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Oil Giant Shell Victimized In December 2020 Hack

Oil Giant Shell Victimized In December 2020 Hack

Lee Mathews: Senior Contributor Cybersecurity: March 23, 2021
Royal Dutch Shell, the parent company of U.S.-based Shell Oil Company, has announced a security incident on its corporate website. Dozens of other companies were impacted by the same attack.

In December of 2020 hackers targeted a specific piece of hardware, Accellion’s File Transfer Appliance, with previously-unreported vulnerabilities. Once they breached the vulnerable servers the hackers began exfiltrating data.

Shell’s breach notice states that some of the files stolen “contained personal data and others included data from Shell companies and some of their stakeholders.” That tracks with what other victims of the attack reported — victims that include law firm Jones Day, Bombardier, Qualys and grocery chain Kroger.

Shell began working with Accellion as soon as the breach was detected and its internal cybersecurity team began investigating.

To date, Shell has seen no evidence that the attackers managed to infiltrate other systems. The File Transfer Appliance was isolated from the rest of Shell’s network which appears to have limited the damage.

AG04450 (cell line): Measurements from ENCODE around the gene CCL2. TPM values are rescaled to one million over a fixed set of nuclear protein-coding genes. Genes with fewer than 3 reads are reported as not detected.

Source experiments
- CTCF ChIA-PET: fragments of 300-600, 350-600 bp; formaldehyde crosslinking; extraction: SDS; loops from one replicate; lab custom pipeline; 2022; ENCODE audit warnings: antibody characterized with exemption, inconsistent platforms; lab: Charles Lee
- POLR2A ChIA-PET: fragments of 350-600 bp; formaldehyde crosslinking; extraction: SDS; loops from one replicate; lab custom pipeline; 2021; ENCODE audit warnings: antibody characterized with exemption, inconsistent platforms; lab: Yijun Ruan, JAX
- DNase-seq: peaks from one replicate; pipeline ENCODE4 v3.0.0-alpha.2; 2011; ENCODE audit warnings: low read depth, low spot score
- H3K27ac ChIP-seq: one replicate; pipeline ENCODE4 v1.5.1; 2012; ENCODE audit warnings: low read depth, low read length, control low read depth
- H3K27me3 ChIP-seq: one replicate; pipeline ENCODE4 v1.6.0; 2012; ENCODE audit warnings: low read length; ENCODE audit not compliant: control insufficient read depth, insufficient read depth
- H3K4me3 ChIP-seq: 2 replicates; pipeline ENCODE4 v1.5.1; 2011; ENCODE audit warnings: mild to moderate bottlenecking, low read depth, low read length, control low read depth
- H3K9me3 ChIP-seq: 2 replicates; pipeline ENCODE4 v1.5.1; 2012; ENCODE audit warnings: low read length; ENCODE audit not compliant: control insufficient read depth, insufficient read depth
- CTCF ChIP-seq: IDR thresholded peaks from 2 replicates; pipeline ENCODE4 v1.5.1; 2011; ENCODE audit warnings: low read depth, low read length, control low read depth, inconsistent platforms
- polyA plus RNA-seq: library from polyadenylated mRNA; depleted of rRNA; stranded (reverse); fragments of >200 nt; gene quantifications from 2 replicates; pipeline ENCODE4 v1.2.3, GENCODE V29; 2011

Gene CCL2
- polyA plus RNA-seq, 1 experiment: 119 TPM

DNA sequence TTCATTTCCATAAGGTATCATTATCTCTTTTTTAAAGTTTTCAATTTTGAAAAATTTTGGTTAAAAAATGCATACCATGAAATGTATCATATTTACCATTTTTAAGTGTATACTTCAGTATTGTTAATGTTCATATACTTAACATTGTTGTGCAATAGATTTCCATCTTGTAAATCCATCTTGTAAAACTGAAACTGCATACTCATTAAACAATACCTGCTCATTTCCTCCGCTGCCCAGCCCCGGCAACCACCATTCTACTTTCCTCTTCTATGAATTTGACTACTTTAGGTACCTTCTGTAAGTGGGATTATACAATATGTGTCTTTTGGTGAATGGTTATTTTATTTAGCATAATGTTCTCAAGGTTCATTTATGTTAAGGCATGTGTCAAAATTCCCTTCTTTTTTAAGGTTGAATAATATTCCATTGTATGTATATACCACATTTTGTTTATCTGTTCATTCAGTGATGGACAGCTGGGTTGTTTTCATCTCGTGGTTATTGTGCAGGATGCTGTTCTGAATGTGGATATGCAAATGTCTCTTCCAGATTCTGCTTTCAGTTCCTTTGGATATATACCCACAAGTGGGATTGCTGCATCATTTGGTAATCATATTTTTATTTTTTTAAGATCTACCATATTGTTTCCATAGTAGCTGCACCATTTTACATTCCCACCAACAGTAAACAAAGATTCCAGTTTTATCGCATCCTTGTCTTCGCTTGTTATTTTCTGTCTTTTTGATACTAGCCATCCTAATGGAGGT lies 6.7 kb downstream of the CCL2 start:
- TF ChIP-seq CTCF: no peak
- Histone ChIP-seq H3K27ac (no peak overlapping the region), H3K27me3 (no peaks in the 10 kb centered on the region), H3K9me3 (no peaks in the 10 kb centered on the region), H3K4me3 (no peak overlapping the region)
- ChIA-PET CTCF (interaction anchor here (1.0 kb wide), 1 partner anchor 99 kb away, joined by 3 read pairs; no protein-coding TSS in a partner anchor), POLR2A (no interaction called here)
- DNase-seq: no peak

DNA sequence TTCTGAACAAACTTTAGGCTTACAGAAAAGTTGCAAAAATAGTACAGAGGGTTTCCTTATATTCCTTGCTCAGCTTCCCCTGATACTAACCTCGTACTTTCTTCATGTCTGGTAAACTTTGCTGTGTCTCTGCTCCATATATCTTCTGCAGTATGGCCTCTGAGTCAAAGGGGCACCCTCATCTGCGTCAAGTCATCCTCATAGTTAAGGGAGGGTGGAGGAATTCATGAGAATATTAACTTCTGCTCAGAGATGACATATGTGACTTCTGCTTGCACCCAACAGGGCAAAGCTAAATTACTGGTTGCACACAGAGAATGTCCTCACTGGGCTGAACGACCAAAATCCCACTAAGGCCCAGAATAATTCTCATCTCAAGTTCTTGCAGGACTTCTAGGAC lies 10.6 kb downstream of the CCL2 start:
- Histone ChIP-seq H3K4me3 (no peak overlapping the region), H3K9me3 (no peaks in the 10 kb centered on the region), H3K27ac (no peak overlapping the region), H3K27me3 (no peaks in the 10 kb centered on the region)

Hackers may have zeroed in on Accellion’s 20-year-old FTA because its end-of-life was rapidly approaching. Accellion had previously announced that FTA would be sunset in April of this year.

The appliances utilized CentosOS 6, a Linux-based operating system that saw long-term support end in November of 2020. Aceellion had been urging all its customers to transition from FTA to its more modern and robust Kiteworks platform.

At the time of the attack there were still around 50 companies still using FTA. It’s believed that around half of those suffered significant data losses, though it may be some time before the true impact is understood.

Victims have received extortion emails from the CLoP threat actors, and those who have chosen not to meet their demands have seen data posted to a name-and-shame site on the dark web.

Lee started writing about software, hardware, and geek culture around the time that the Red Wings last won the Stanley Cup. The two aren’t related in any way, however.


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